Active control

Active Noise Control (ANC) or Active Noise Reduction (ANR) works by analysing noise and producing an inverse or antiphase noise to cancel it out to create quiet zones. The technology has been used in luxury cars for some time and is popular because it can cut vehicle weight by reducing the requirement for heavy sound-limiting materials. It is also used in some turboprop aircraft. Active control has been extensively used for many years in noise-cancelling earmuffs, military headsets and flight helmets, where the low-frequency active noise reduction neatly complements the inherent higher frequency passive noise reduction of these devices. It is now widely used in high-end domestic headphones.

The University of Southampton is one of the few universities with research expertise in active noise control. Our project research team combines the expertise of the consultants from ISVR Consulting with the research of the ISVR. We are now collaborating with the high-speed train manufacturer, CRRC Sifang, on computational and field research into reducing noise for passengers on their latest ultra-high-speed trains .

Active noise control over a large space has previously been limited by the expense of microphones, microprocessors and other computing equipment, but the cost of these components is reducing, and the methods developed by Southampton are becoming more attractive. However, active noise control works best for low frequency noise – such as tonal noises at low speeds – rather than the high-frequency noises on a high-speed train, where just one carriage would require a multitude of microphones and computer equipment for the technology to be effective.

Another form of active noise control, sometimes known as active noise cancellation, is used in some communications systems and in smart phones.  A primary microphone close to a caller's mouth picks up speech but with some background noise.  A secondary microphone further from the mouth picks up background noise with little speech.  By correlating the signals from the two microphones it is possible to subtract a lot of the unwanted background noise from the wanted speech.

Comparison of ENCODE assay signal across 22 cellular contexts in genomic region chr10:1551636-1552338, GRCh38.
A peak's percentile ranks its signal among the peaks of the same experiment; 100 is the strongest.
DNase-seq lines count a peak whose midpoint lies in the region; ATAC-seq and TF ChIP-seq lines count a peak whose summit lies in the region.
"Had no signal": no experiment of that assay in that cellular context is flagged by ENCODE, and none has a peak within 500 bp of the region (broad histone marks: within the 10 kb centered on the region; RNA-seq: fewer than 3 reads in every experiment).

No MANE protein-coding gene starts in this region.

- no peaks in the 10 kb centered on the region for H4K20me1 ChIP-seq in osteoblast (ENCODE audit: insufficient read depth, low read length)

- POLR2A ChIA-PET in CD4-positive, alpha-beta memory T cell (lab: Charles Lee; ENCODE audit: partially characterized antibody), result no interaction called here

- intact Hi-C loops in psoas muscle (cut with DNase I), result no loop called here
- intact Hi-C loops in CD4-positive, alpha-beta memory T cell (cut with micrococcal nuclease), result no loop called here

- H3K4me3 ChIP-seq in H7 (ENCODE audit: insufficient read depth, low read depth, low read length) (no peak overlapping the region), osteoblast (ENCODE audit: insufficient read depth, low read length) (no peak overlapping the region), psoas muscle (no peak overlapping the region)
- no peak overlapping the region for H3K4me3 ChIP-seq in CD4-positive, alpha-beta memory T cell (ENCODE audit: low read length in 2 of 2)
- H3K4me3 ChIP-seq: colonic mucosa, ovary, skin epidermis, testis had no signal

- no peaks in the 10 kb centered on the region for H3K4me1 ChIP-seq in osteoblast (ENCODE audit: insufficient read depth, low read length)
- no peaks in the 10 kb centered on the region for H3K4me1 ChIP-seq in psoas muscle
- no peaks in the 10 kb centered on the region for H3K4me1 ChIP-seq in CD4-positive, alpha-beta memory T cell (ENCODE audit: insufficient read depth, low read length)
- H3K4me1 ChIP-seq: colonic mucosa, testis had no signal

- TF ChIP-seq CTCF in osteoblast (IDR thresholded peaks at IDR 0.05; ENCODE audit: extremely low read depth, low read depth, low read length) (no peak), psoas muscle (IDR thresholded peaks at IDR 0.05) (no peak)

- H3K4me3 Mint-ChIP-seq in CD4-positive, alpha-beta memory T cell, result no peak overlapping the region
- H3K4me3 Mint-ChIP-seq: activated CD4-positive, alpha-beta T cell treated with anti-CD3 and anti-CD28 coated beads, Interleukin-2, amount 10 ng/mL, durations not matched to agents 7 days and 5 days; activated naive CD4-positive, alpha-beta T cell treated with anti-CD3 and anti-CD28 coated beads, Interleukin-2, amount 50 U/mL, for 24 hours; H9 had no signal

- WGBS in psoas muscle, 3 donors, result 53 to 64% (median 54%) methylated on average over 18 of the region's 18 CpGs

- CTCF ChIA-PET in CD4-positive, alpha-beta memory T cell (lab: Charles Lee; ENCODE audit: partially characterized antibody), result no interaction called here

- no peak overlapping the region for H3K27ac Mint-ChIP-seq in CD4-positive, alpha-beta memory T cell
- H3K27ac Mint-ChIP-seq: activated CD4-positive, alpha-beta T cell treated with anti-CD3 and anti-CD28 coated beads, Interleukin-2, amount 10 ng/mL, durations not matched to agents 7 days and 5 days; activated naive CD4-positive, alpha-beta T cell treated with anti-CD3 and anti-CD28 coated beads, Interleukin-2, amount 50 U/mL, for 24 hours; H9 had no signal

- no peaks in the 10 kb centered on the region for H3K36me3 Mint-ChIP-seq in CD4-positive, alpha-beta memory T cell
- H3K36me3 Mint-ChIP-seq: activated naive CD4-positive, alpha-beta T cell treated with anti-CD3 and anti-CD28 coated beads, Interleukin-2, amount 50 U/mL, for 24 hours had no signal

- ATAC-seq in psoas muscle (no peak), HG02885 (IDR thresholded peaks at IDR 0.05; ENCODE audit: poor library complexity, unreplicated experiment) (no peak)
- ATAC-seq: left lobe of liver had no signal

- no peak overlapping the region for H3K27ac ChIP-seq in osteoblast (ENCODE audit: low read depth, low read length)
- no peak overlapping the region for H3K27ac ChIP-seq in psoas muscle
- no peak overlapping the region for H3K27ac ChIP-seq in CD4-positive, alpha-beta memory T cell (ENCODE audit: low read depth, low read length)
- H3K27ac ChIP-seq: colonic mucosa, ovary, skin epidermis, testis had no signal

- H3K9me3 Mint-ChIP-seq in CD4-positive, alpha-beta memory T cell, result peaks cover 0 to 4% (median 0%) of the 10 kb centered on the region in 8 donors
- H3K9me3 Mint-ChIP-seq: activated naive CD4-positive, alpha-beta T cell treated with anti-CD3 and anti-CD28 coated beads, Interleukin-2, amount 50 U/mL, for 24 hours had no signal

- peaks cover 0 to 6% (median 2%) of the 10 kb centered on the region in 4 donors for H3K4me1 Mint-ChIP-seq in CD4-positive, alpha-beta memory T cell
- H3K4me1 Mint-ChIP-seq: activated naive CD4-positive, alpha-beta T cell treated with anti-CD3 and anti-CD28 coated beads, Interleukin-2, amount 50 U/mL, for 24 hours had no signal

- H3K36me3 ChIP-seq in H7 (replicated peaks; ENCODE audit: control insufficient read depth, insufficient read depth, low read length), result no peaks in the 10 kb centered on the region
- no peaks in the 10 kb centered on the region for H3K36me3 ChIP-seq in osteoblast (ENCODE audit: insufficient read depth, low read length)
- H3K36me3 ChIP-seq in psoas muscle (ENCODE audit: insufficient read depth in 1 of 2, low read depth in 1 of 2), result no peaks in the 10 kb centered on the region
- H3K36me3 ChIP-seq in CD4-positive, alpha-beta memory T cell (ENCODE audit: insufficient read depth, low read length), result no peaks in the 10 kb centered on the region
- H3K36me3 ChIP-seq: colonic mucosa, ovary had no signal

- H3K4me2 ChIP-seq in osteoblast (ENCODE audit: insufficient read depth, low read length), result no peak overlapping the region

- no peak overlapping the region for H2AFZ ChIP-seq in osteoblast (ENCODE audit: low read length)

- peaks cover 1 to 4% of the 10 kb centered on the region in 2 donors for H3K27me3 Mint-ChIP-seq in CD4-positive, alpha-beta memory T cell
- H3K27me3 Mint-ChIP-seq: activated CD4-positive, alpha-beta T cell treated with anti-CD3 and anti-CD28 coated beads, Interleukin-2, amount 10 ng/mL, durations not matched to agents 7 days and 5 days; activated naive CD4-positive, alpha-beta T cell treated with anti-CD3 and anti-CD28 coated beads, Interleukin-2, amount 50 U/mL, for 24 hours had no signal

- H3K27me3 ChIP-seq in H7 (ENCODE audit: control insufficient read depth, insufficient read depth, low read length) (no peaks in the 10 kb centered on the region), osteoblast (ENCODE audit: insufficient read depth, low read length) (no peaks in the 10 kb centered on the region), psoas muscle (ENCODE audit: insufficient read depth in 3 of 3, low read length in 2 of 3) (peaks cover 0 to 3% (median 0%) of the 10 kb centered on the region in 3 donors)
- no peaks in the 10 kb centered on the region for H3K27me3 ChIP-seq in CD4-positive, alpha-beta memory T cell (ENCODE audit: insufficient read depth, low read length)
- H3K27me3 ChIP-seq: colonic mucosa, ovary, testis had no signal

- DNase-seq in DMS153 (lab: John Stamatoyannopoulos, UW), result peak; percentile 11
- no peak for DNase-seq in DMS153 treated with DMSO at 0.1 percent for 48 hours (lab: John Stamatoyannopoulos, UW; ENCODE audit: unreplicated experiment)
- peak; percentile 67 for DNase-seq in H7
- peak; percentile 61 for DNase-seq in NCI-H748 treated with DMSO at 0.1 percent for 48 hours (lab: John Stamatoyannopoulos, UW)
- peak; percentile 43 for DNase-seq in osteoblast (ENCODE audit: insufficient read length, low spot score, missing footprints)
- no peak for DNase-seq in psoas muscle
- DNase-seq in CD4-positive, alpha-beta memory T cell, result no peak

In the past a distinction was often made between Active Noise Reduction (ANR) and Adaptive Noise Cancellation (ANC) but this distinction is now often lost. Adaptive noise cancellation uses a reference signal which is correlated with unwanted noise interference to filter out the inteference from a wanted microphone signal. For example, a tacho signal or accelerometer signal from an engine can be used as a reference to adaptively filter out the engine noise from a wanted speech signal from a microphone.

 Some close-talking boom microphones on headsets are also described as ‘noise-cancelling’.  These are usually pressure-gradient microphones which naturally discriminate between distant and nearby sound sources and do not use signal processing.

See also:
Applications of Active Noise Control .  Malcolm Smith, Simon Roberts and Gergely Orosz of ISVR Consulting.  Video of a Powerpoint presentation given by Malcolm Smith at the Institute of Acoustics workshop on Low-Noise Design, September 2019 (approx 19 minutes from Vimeo).